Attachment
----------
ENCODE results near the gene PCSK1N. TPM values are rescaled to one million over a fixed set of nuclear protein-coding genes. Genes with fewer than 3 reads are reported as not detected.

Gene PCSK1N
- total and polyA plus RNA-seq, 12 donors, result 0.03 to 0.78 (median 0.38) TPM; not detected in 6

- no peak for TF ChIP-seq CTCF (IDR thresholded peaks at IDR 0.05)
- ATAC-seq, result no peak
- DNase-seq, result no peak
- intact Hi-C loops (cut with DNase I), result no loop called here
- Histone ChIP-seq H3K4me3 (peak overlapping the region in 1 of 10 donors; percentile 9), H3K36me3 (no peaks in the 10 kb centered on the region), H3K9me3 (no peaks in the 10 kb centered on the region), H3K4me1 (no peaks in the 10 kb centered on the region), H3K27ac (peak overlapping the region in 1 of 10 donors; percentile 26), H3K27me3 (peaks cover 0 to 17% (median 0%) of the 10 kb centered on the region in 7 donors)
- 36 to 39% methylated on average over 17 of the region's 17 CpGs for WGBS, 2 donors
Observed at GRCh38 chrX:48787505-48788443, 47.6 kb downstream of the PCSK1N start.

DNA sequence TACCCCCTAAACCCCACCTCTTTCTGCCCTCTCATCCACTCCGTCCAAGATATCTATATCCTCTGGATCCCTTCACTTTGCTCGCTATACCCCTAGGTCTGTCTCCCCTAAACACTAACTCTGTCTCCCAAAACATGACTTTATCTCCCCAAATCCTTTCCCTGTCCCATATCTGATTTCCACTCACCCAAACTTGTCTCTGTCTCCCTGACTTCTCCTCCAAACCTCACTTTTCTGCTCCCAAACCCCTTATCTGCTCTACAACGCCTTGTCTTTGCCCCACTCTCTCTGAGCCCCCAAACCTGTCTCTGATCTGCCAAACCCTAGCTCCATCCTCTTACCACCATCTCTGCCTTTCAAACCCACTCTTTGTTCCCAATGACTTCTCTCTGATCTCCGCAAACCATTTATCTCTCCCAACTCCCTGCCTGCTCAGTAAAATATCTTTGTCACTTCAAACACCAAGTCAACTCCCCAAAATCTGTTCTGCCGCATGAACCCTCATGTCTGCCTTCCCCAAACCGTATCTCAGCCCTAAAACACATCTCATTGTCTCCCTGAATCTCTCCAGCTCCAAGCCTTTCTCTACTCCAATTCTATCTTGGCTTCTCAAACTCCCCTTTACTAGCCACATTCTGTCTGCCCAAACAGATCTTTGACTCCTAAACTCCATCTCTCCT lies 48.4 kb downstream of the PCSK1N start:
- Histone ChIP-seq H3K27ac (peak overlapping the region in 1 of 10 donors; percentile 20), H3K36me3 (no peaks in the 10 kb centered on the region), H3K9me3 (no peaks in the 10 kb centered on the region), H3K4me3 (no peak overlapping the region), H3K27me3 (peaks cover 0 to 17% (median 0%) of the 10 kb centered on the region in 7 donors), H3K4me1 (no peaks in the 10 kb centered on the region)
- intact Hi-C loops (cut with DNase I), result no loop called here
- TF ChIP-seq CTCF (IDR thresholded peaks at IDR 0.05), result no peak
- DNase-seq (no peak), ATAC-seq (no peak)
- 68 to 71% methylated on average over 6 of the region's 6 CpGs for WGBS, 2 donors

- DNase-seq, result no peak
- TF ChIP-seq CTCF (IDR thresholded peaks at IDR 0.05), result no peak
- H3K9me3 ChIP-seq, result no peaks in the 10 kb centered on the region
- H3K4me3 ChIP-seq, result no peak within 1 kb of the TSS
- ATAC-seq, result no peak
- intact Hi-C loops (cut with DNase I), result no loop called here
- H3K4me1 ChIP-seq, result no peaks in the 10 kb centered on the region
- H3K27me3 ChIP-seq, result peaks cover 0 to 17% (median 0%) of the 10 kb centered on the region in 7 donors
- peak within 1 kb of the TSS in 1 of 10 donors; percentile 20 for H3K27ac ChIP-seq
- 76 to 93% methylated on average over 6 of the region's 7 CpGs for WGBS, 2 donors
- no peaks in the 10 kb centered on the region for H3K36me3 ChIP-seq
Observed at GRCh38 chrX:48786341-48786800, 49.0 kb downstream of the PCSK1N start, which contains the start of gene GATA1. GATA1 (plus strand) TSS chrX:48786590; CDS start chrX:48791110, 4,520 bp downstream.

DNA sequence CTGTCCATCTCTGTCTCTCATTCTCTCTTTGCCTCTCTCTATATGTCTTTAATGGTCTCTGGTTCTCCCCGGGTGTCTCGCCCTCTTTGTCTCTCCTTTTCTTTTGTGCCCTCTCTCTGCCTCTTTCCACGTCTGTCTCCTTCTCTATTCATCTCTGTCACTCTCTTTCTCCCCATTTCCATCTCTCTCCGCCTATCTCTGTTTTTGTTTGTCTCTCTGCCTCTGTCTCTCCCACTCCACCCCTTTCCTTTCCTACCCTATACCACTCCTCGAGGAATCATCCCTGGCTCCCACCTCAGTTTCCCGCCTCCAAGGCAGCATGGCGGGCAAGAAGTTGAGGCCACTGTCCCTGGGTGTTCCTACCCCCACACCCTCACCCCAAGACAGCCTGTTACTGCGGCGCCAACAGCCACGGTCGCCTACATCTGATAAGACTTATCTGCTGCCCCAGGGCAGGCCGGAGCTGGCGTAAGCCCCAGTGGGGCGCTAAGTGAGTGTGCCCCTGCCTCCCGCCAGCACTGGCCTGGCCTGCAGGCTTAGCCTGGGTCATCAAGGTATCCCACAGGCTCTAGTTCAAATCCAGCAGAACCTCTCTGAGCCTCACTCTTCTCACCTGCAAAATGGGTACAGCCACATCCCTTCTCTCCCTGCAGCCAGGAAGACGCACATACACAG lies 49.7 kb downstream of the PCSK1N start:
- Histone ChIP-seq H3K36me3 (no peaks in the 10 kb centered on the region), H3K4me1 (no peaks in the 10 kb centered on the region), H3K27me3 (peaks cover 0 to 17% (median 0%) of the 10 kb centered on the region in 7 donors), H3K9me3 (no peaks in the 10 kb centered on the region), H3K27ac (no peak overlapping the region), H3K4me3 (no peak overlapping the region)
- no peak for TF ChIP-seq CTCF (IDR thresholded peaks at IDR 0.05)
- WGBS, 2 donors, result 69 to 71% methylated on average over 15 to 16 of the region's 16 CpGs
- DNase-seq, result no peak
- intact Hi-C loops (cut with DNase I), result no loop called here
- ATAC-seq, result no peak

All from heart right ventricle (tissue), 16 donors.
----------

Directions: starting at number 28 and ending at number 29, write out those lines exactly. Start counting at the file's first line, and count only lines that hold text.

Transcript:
Observed at GRCh38 chrX:48786341-48786800, 49.0 kb downstream of the PCSK1N start, which contains the start of gene GATA1. GATA1 (plus strand) TSS chrX:48786590; CDS start chrX:48791110, 4,520 bp downstream.

DNA sequence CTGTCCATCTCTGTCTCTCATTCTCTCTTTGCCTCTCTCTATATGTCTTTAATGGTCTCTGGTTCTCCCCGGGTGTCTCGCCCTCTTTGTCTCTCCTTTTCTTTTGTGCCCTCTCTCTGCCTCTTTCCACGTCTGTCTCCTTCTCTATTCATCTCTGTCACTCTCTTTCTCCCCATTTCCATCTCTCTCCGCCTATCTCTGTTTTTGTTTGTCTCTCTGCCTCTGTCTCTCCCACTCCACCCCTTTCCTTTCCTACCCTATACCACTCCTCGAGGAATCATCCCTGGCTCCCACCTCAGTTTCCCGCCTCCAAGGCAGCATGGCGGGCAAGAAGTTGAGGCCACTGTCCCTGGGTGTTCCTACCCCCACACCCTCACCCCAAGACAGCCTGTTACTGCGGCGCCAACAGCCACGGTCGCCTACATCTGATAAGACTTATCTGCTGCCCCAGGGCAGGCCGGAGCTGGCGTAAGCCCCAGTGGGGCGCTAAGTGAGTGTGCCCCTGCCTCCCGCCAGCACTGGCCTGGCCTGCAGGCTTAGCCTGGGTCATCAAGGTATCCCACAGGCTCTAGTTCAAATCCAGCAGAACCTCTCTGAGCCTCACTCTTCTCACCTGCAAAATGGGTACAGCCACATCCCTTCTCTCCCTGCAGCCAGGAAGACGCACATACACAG lies 49.7 kb downstream of the PCSK1N start: